Interesting Bamboo Facts

Most of the +400 bamboo plants growing at PermaTree have been growing well and even better since we keep them clean from the fast growing pasture grass 🙂 For of our tropical permaculture soil improvement goal we have been implementing bamboo. Not only bamboo grass but mainly bamboo grass and vetiver grass. Both are very interesting to restore poor soil and keep soil erosion and run off to something from the past.

For you to enjoy some bamboo photos of the Giant Bamboo leafs as well as the Bamboo Bicolor leafs. Most plants still need a few year to grow mature about 7.5 years but some of them are already producing lots of leaves and those leaves are helping to mulch the soil.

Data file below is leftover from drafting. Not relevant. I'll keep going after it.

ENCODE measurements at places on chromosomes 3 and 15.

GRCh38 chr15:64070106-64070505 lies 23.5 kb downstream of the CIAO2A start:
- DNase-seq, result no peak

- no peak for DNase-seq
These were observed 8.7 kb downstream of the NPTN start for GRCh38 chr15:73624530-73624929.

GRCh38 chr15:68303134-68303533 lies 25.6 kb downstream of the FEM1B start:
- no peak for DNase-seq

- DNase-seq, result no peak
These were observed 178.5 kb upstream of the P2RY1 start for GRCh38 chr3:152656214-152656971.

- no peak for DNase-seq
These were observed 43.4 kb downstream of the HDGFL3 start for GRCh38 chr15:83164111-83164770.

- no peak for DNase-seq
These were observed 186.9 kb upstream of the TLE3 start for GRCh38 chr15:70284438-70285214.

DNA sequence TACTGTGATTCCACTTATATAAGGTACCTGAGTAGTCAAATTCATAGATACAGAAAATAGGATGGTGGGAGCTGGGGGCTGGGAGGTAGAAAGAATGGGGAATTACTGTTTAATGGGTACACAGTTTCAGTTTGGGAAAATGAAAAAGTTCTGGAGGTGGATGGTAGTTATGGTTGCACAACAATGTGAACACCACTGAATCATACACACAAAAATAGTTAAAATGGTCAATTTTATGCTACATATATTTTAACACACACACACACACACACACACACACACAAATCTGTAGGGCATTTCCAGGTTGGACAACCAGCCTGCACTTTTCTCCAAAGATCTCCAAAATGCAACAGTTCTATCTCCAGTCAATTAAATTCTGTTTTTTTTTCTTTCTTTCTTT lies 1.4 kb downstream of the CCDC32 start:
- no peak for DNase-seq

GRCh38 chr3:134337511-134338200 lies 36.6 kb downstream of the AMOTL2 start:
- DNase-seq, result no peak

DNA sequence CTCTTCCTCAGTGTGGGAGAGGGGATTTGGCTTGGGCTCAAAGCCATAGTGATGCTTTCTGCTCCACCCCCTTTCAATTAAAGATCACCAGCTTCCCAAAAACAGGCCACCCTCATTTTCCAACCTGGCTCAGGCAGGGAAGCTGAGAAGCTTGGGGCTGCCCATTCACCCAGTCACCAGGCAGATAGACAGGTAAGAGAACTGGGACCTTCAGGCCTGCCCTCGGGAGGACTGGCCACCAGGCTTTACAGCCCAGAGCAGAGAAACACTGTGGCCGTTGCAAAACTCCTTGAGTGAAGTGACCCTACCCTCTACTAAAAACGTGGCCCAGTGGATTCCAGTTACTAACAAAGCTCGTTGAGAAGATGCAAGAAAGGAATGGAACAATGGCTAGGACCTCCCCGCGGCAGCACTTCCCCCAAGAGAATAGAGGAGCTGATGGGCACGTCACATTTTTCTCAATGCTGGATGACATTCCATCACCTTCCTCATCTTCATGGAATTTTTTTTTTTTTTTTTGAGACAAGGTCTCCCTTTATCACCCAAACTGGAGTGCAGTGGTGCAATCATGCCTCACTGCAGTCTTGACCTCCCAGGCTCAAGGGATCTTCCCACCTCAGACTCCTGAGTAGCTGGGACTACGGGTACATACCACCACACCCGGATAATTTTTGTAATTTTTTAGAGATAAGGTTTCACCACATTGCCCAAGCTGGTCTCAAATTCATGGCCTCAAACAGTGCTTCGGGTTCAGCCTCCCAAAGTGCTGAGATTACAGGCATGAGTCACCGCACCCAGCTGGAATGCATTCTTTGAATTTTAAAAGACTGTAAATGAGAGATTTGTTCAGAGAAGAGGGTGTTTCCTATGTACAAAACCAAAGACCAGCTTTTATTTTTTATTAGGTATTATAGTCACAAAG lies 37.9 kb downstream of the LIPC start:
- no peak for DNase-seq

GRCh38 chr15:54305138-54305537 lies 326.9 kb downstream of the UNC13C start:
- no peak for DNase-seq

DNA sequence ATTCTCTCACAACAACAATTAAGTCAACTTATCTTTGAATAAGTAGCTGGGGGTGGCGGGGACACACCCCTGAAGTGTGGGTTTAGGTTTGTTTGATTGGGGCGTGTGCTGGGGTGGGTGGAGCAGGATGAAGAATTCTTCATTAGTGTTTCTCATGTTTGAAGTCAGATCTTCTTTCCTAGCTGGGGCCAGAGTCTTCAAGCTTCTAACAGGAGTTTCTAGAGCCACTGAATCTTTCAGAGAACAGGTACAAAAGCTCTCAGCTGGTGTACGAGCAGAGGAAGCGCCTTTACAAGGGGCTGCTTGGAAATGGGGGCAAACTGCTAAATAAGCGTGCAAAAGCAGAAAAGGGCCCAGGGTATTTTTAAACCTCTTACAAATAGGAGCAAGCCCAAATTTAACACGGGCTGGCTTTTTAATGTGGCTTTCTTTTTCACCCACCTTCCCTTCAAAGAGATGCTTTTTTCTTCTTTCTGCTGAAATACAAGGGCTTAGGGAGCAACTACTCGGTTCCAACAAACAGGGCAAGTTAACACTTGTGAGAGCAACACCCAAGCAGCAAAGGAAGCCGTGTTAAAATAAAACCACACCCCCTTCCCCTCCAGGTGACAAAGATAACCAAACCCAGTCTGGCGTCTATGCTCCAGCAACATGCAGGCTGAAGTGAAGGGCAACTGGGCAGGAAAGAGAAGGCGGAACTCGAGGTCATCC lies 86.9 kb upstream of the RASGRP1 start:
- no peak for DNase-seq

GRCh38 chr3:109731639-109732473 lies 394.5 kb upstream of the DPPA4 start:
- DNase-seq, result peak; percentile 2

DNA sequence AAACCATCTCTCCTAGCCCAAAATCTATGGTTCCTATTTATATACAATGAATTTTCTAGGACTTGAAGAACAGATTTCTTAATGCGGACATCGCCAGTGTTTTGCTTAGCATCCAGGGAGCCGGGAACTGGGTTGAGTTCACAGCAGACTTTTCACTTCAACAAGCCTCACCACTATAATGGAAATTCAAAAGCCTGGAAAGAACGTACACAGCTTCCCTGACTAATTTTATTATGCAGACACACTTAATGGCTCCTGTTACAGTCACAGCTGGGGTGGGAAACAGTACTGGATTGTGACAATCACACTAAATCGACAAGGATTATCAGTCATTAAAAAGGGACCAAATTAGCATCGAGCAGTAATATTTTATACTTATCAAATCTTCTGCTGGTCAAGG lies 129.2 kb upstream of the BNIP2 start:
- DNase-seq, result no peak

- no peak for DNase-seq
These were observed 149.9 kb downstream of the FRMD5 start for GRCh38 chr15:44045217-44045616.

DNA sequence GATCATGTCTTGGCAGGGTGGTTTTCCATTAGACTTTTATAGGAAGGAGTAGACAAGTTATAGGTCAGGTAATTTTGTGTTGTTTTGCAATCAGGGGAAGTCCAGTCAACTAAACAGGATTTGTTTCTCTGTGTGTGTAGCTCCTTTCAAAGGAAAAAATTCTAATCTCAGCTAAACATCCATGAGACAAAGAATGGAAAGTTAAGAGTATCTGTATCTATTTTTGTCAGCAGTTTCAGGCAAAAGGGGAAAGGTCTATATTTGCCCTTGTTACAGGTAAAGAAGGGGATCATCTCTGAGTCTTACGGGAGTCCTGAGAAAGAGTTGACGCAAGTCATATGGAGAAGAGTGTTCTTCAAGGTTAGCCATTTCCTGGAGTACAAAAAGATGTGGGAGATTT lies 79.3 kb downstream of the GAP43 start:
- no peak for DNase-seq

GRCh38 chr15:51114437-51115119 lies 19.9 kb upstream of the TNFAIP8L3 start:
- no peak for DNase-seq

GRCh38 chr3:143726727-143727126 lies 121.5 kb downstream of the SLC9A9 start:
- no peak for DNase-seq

BTW Did you know that Bamboo is one of the most exploited plants on the planet because its cultivation doesn’t require too much effort.

More interesting Facts about Bamboo:

permatree Bamboo - Dendrocalamus Asper aka Giant Bamboo

Did you know that Bamboo is … produces more oxygen than a tree?!

Bamboo absorbs carbon dioxide and emits 30% more oxygen into the atmosphere than its tree equivalent?

 

Did you know that Bamboo is … Food?!

Bamboo shoots have been a staple food source for thousands of years, especially in the Asian culture. Bamboo shoots are low in fat and calories. It is also an excellent source of fiber and potassium. One serving of bamboo shoots provides 10% of your daily recommended intake. Young shoots of bamboo contain toxin called taxiphyllin. Because of that, bamboo needs to be cooked (high temperature destroys toxin) before consumption.

Did you know that Bamboo is … Antibacterial?!